This isn’t the first time I’ve heard that the law works in favour of the tenant. In fact, every single time I write a rent-related article, the comment section inevitably gets filled up with angry remarks made by jaded and disgruntled landlords. The first few times I read these comments I thought nothing of it. I mean, people complain all the time. After a while, though, what they were saying started making sense. As a renter myself, I tend to write about issues that I can relate to. But every once in a while, you see something that’s so unfair, you just have to comment.
Take this story, posted just today in the National Post. Melissa D’Amico, a Toronto resident, has one rental property – an apartment she rented to a man, Rony Hitti, and his wife last October. Since moving in, the couple hasn’t paid Ms. D’Amico a dime. In fact, they owe her over $25,000. Presumably, Ms. D’Amico has to pay a monthly (or bi-weekly) mortgage payment – one that she likely has had trouble keeping on top of. Each time she’s tried to evict her tenants, the couple goes to court and swears that the backlog of rent has been paid, effectively cancelling out the eviction. Any cheques she has received have bounced, leaving Ms. D’Amico with two unwanted tenants and a whole pile of debt.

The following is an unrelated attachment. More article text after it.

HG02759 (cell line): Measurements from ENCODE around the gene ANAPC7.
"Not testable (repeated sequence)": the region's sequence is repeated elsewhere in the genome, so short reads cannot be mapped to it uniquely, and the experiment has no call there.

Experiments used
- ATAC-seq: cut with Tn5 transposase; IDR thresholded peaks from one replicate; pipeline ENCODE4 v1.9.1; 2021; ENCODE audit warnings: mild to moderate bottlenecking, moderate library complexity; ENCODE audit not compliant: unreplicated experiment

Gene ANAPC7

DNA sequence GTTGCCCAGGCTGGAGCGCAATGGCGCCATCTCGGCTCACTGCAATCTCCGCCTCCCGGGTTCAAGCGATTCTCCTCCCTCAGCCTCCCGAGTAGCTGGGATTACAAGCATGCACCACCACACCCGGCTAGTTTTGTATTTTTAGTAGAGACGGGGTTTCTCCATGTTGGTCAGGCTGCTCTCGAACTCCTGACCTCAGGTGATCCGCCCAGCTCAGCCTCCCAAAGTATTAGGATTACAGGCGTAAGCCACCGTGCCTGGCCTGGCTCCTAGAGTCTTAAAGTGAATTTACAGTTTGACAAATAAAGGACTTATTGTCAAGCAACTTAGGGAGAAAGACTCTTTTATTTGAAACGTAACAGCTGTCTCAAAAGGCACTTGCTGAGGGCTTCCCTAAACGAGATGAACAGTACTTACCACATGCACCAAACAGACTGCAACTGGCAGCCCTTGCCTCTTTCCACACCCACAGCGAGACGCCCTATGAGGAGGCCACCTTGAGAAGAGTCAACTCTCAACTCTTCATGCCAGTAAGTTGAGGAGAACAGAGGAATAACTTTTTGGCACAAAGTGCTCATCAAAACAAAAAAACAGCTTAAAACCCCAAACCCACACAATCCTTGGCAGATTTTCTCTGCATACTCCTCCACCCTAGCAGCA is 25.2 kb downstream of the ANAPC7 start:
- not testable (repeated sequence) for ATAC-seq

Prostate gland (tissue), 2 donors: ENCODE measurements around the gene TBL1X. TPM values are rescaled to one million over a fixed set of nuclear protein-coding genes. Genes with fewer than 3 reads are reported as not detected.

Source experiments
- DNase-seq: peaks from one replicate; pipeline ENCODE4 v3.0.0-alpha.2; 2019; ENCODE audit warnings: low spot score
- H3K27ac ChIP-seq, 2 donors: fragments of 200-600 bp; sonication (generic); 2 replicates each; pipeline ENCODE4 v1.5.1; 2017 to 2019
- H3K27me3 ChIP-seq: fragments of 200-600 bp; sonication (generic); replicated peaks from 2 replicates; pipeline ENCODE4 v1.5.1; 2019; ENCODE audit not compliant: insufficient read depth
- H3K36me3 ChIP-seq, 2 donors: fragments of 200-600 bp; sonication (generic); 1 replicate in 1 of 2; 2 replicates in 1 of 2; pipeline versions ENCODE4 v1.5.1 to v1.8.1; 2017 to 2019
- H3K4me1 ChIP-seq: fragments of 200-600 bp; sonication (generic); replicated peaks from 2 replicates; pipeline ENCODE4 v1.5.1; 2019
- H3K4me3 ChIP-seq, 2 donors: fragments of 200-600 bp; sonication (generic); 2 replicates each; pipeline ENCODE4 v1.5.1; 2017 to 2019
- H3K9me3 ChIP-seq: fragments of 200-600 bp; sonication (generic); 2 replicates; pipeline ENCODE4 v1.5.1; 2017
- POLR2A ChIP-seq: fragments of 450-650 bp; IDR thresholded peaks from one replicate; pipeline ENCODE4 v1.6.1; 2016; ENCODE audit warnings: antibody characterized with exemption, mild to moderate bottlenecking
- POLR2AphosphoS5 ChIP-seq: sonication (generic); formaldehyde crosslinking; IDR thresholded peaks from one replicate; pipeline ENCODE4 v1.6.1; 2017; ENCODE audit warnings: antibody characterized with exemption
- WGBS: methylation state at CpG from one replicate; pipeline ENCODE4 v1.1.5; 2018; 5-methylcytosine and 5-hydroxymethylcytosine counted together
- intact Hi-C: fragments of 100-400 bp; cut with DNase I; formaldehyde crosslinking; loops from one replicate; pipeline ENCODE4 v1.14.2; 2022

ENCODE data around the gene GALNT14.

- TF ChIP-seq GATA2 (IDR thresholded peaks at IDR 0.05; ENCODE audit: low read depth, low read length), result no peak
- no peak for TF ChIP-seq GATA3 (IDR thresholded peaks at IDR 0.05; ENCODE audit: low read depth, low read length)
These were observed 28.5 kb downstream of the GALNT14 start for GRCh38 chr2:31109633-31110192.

Thanks to Ontario’s Residential Tenancies Act, without confirming that the debt has indeed been settled, a sworn affidavit saying that the backlog of rent has been paid allows tenants who are facing evictions to cancel that eviction. The Act, passed in 2006, needs amending, say some judges.
“My recent sitting as a single judge of this court to hear motions has convinced me that there is a growing practice by unscrupulous residential tenants to manipulate the law improperly, and often dishonestly, to enable them to remain in their rented premises for long periods of time without having to pay rent to their landlords,” wrote Ontario Superior Justice Ted Matlow in his ruling on Ms. D’Amico’s case. “It is [a] practice that imposes an unfair hardship on landlords and reflects badly on the civil justice system in Ontario.”
He wrote further to say that he hopes that those in a position to amend the rules will do so in the future. In terms of the case of Mr. Hitti and his wife against Ms. D’Amico, the defendant was ordered to pay Ms. D’Amico’s court costs – a total that amounted to $13,072.
Landlords, what parts of the Residential Tenancies Act would you like to see amended?